We’ve reached the 21st century in this week’s edition of our history of the European Cup, as we take a look at the 2009 final between Barcelona and Manchester United. Nearly a decade and a half on from the last one we covered, this is now recognisably the football of the modern age.
This is the fifth entry in our series.
We’ve already analysed:
There were some familiar faces from some of those finals in this one. Manchester United goalkeeper Edwin van de Sar had started for Ajax in 1995; Patrick Kluivert, scorer of the winning goal in that match, was in amongst the Barcelona support; Johan Cruyff, scorer of both goals is the 1972 final, was watching on from a more tranquil post.
Less directly, a then 18-year-old Sir Alex Ferguson had attended the 1960 final at Hampden Park and been left spellbound by the brilliance of that Real Madrid side.
United were the competition holders following their penalty shoot out win over Chelsea in the 2008 final, and had just wrapped up the Premier League title. Barcelona, in Pep Guardiola’s first season as head coach, had already secured a domestic double.
United Start Strong, Barcelona Gain Control
United were considered the pre-match favourites (marginally by the bookmakers; more robustly by the more insulated members of the British sporting press), and began on the front foot with a series of quick-fire attacks that saw them register five shots within the opening nine minutes. Only a sliding block from Gerard Piqué prevented Park Ji-Sung from turning in the rebound from a parried Cristiano Ronaldo free-kick.
With both of their regular full-backs Dani Alves and Eric Abidal suspended, and central defensive option Rafael Márquez also out injured, Barcelona fielded a makeshift backline that featured Yaya Touré alongside Piqué in the centre of defence. Touré played as if he was still in midfield, stepping out, shadowing opponents and taking time to regain his position. He settled in a bit as the match went on, but he was still regularly found in advance of his defensive colleagues.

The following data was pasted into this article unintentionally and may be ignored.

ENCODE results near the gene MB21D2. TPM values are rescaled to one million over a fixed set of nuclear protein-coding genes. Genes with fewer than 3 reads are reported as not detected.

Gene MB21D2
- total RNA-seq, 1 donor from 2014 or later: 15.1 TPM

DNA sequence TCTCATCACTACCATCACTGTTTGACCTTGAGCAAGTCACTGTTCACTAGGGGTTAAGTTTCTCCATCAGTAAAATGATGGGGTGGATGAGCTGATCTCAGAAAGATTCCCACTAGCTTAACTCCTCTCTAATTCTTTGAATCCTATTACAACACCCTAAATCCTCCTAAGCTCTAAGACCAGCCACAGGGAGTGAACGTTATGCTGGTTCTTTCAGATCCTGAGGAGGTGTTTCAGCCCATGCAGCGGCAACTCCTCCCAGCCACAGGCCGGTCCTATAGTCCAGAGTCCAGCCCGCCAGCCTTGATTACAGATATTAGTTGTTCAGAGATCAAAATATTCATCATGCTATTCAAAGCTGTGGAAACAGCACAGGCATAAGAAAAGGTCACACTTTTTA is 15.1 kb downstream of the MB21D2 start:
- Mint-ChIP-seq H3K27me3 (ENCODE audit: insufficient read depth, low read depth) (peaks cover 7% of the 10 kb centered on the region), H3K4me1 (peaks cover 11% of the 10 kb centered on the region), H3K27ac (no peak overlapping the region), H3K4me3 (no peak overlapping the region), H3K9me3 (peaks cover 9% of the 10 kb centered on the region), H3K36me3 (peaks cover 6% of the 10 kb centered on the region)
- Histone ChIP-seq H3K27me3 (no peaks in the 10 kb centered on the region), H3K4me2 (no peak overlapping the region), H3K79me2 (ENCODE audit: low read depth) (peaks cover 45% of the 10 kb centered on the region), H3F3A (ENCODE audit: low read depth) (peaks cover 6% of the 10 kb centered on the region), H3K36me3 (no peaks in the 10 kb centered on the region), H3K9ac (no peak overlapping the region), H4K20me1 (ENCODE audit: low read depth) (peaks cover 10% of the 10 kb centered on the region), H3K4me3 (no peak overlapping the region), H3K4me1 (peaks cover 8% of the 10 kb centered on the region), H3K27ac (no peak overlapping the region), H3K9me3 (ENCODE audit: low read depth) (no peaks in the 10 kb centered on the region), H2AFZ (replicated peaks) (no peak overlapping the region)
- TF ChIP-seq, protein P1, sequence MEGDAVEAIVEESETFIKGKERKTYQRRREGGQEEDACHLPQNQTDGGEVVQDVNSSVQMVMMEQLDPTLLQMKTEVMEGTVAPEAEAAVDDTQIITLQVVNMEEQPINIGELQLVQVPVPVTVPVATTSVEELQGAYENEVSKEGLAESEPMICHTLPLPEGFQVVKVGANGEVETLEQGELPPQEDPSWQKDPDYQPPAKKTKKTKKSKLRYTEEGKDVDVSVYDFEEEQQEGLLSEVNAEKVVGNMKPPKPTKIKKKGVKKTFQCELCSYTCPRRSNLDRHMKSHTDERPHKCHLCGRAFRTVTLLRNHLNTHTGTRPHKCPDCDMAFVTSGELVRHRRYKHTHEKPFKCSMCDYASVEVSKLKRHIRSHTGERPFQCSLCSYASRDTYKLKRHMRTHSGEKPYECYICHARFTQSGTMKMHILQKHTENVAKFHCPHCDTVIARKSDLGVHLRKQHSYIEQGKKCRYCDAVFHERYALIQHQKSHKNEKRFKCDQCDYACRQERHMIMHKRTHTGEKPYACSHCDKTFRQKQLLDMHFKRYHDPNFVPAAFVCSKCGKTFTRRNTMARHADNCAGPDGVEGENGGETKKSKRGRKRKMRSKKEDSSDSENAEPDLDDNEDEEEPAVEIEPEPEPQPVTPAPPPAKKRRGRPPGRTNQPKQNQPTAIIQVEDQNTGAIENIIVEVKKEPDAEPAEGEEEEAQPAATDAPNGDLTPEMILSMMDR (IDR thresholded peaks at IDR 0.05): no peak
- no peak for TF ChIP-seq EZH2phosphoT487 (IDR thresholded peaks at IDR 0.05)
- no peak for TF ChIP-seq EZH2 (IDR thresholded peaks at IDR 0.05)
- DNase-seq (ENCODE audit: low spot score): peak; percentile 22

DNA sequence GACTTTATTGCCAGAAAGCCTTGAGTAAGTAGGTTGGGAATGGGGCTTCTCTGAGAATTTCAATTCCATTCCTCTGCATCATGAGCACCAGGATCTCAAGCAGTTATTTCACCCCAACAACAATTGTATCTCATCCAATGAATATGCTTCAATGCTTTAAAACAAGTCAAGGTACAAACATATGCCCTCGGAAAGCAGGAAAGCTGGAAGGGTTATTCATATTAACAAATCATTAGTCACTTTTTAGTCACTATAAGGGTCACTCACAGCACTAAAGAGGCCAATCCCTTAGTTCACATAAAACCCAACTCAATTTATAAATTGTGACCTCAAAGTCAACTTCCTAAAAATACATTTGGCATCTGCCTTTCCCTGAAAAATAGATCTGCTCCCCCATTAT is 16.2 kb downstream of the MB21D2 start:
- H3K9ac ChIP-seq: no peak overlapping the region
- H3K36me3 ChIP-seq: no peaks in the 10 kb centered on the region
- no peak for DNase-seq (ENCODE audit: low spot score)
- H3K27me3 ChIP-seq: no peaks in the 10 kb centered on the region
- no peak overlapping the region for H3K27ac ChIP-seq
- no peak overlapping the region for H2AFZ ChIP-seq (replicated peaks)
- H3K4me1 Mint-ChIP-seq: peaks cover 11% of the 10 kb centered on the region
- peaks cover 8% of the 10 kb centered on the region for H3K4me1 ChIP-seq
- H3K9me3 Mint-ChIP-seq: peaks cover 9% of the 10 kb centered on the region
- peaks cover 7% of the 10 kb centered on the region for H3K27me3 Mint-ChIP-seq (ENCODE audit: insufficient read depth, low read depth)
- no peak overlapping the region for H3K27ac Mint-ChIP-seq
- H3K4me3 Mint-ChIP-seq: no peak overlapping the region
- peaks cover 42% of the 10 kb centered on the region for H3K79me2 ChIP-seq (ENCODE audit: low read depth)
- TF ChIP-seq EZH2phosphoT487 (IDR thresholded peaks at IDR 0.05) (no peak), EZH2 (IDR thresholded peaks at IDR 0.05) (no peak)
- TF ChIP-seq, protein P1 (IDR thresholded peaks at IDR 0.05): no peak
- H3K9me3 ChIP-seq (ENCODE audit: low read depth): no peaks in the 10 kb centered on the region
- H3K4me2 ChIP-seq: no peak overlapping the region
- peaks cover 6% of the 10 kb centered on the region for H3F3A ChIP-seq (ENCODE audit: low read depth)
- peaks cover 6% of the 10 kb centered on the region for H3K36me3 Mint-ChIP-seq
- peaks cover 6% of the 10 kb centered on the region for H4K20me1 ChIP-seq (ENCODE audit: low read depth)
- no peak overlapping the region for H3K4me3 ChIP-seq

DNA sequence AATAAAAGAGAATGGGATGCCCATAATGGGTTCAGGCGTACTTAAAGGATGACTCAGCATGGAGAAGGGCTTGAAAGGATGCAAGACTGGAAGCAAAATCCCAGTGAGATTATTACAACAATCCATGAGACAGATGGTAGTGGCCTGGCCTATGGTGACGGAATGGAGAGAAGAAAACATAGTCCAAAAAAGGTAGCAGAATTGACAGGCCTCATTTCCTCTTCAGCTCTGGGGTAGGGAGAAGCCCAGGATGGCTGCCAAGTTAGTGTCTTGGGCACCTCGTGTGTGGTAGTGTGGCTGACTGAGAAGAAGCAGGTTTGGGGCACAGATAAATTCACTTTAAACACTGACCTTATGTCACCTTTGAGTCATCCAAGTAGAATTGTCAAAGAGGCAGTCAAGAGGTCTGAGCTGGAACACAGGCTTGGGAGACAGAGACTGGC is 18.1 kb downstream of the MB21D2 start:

Not that it mattered all that much because after that initial United flurry, Barcelona took control of the match off the back of a goal from Samuel Eto’o. Xavi, Andres Iniesta and Lionel Messi combined through the centre for the first time, Iniesta moved the ball on to Eto’o, and he skipped inside Nemanja Vidic before prodding home in the 10th minute of play.
As in Barcelona’s 6-2 victory over Real Madrid in the league earlier the same month (a match we covered in detail as part of our series on Messi’s evolution), Messi lined up here as a False 9, with Eto’o and Thierry Henry either side of him as wide forwards.
Just as in that match, it was Barcelona’s numerical superiority in the centre of pitch, with Messi essentially at the head of a diamond that had Sergio Busquets at its base, that allowed them to take control. For a while, there were still spaces for United to attack in transition. Piqué obstructed Ronaldo to prevent him getting into the area from a nice diagonal pass from Ryan Giggs. But those opportunities all but disappeared as Barcelona started to string together long sequences of controlled and progressive possession.
This sequence, which ended with a foul on Iniesta, acts as a good example of the way in which Guardiola’s side were able to move the ball and keep it away from United. Iniesta, Messi and Xavi were all heavily involved.
United seemed to have little response. From Barcelona’s opener until the 72nd minute, by which time Messi had doubled their lead, they mustered just three shots, including just one from open play. They got off none at all for almost 50 minutes after Ronaldo’s header wide from a corner on 23 minutes. Their offence was a flatline for over half the match despite the presence of Ronaldo, Wayne Rooney, and following his half-time introduction, Carlos Tevez.